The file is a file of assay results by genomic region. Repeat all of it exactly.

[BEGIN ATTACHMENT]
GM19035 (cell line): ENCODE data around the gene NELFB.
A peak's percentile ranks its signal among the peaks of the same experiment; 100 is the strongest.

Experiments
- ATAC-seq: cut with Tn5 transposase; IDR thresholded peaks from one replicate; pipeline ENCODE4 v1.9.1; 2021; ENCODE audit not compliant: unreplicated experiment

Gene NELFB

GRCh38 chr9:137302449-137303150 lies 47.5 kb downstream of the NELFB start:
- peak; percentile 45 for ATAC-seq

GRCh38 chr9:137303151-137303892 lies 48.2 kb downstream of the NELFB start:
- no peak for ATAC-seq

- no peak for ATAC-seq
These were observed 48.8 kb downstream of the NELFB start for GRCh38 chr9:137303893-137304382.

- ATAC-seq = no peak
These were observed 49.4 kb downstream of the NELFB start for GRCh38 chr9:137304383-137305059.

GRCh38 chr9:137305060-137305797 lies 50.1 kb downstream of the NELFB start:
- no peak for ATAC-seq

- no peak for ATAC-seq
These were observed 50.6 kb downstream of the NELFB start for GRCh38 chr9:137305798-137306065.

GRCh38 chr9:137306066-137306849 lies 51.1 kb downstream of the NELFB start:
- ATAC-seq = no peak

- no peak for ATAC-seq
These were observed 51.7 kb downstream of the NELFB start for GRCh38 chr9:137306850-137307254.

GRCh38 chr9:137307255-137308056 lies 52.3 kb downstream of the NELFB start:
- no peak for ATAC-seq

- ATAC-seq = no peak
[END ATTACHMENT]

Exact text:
GM19035 (cell line): ENCODE data around the gene NELFB.
A peak's percentile ranks its signal among the peaks of the same experiment; 100 is the strongest.

Experiments
- ATAC-seq: cut with Tn5 transposase; IDR thresholded peaks from one replicate; pipeline ENCODE4 v1.9.1; 2021; ENCODE audit not compliant: unreplicated experiment

Gene NELFB

GRCh38 chr9:137302449-137303150 lies 47.5 kb downstream of the NELFB start:
- peak; percentile 45 for ATAC-seq

GRCh38 chr9:137303151-137303892 lies 48.2 kb downstream of the NELFB start:
- no peak for ATAC-seq

- no peak for ATAC-seq
These were observed 48.8 kb downstream of the NELFB start for GRCh38 chr9:137303893-137304382.

- ATAC-seq = no peak
These were observed 49.4 kb downstream of the NELFB start for GRCh38 chr9:137304383-137305059.

GRCh38 chr9:137305060-137305797 lies 50.1 kb downstream of the NELFB start:
- no peak for ATAC-seq

- no peak for ATAC-seq
These were observed 50.6 kb downstream of the NELFB start for GRCh38 chr9:137305798-137306065.

GRCh38 chr9:137306066-137306849 lies 51.1 kb downstream of the NELFB start:
- ATAC-seq = no peak

- no peak for ATAC-seq
These were observed 51.7 kb downstream of the NELFB start for GRCh38 chr9:137306850-137307254.

GRCh38 chr9:137307255-137308056 lies 52.3 kb downstream of the NELFB start:
- no peak for ATAC-seq

- ATAC-seq = no peak